Turn Off or Disable User Account Control _UAC_ in Windows Vista

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					Turn Off or Disable User Account Control (UAC) in Windows Vista
User Account Control (UAC) is a new security feature in Windows Vista that requires all users to log on and run in standard user privileges mode instead of as administrator with full administrative rights, thus prevent unauthorized or accidental changes that could destabilize the computers or allows virus and malware to exploit the system-level privileges provided to the local administrator to attack the network security, compromise computer safety and privacy, and damage files and settings in the network. However, in a lot of cases, administrator rights are needed by end-users to perform certain tasks such as install or update programs and perform typical system-level task. Beside, many software applications also need administrator privileges to run properly without conflicts, as they are designed to write to system locations during normal operation, and computer in locked-down state in which users operate in standard user mode severely limits user productivity. In Windows Vista, as and when standard end-user requires administrator privileges to perform certain tasks such as attempting to install an application or write to registry, Windows Vista will prompt a UAC credential prompt to notify the user that a credential of administrator user account is needed for authorization or permission, thus reduce the chance user can accidentally make modifications to vista system files or settings and eliminate the ability for virus or malware to invoke administrator privileges without a user’s knowledge. Even for domain or local administrator, with UAC turns on and enable, most applications, components and processes will run with a limited privilege, but have “elevation potential” or Administrator Approval Mode where administrators must give consent through a User Account Control consent prompt.

User Account Control Administrator Credential Prompt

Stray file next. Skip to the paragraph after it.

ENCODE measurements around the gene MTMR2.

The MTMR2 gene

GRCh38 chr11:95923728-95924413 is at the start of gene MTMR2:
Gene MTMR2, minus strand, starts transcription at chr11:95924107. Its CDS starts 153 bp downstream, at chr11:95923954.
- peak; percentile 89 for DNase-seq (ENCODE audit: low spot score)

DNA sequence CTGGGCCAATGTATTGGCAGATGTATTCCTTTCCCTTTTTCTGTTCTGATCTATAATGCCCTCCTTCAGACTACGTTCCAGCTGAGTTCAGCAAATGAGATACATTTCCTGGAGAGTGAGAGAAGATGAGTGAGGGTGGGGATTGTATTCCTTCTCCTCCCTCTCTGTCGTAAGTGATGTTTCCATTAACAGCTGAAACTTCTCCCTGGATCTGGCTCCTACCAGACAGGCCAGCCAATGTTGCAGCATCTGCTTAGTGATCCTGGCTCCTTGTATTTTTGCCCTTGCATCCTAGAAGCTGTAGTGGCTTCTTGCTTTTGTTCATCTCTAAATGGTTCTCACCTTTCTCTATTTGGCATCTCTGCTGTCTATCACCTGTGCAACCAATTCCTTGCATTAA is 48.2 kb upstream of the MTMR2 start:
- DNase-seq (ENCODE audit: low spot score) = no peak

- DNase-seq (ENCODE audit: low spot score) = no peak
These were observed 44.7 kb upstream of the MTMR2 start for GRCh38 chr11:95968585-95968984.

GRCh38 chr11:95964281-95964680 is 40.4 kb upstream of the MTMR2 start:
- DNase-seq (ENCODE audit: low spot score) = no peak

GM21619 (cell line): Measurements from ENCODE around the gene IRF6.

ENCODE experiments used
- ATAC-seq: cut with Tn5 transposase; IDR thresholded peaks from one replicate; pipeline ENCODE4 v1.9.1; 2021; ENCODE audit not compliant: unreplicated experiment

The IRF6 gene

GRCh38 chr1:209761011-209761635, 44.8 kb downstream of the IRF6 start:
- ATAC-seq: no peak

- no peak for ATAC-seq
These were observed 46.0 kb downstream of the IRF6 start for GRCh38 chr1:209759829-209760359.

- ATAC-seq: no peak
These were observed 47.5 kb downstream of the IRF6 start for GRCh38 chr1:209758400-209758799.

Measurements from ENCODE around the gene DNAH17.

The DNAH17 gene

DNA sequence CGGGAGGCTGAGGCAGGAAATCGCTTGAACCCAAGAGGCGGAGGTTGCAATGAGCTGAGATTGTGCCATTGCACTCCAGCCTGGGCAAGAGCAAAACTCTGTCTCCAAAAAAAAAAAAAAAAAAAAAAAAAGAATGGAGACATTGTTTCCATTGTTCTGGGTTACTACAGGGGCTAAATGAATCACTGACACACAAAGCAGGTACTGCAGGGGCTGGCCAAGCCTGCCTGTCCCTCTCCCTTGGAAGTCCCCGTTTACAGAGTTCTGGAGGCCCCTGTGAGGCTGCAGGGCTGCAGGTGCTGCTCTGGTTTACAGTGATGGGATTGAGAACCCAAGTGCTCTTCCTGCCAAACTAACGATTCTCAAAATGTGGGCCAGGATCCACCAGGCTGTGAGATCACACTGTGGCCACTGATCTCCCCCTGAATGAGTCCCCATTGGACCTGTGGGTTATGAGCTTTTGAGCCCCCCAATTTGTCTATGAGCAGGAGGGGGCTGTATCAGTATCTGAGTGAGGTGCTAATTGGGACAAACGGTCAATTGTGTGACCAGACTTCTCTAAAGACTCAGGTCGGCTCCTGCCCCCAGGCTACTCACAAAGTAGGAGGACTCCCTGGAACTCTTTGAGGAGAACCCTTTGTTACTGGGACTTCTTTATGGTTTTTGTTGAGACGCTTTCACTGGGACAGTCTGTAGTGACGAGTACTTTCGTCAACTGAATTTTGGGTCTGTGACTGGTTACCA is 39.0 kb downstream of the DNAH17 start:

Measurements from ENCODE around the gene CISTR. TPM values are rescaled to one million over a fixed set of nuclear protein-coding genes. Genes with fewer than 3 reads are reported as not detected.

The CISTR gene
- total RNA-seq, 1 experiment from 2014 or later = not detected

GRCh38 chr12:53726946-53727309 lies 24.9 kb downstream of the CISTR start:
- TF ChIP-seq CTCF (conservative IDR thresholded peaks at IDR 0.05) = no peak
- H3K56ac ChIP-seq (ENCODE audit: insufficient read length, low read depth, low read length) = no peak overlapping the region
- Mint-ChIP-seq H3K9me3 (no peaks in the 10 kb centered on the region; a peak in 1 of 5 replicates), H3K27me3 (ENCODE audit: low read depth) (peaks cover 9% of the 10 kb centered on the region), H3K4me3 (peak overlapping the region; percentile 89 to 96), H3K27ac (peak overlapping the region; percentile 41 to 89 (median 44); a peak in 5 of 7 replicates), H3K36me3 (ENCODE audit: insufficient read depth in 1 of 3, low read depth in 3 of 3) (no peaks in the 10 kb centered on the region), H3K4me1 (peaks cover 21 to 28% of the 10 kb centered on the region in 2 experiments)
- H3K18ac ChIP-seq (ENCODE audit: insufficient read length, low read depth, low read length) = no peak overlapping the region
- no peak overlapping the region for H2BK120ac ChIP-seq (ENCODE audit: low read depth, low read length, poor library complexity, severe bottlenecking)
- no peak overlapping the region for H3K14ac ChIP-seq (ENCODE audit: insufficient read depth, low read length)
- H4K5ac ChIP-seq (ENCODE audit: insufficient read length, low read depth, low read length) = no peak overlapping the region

User Account Control Consent Prompt

However, these security clearance and prompting processes may felt by a lot of users as too troublesome, and sometime annoying especially when you’re the only single user who uses the computer, and has all the latest anti-virus and anti-spyware utilities installed and updated. User Account Control is enabled by default in Windows Vista, so you will have to turn off and disable the User Account Control. However, Microsoft recommends that users do not turn off UAC for security reason. There are a few ways that you can use to turn off the UAC, but most home and personal users should find method to disable UAC via Control Panel easiest to do. Method 1 - Using Control Panel 1. 2. 3. 4. Click Start and then open Control Panel. In the Control Panel, click User Accounts and Family Safety. Click User Accounts. Click Turn User Account Control on or off.

5. Clear the tick or check mark on the box beside the Use User Account Control (UAC) to help protect your computer option.

6. Click OK. 7. When prompted, restart the computer. Note that the changes will affect all users on the computer. 8. To enable the UAC, simply tick or select the checkbox again. Method 2 - Using Control Panel on Single User A similar method with method 1, but access to UAC via a user account.

1. Click Start and then open Control Panel. 2. In the Control Panel, click User Accounts and Family Safety. 3. Click on Add or remove user account option.

4. Click to select any user account. 5. Click Go to the main User Account page. 6. Click Change security settings under “Make changes to your user account” section.

7. Clear the tick or check mark on the box beside the Use User Account Control (UAC) to help protect your computer option.

8. Click OK. 9. When prompted, restart the computer. Note that the changes will affect all users on the computer. 10. To enable the UAC, simply tick or select the checkbox again. Method 3 - Using Registry Editor 1. Run Registry Editor by typing “regedit” in Start Search or command prompt. 2. In Registry Editor, navigate to the following registry key: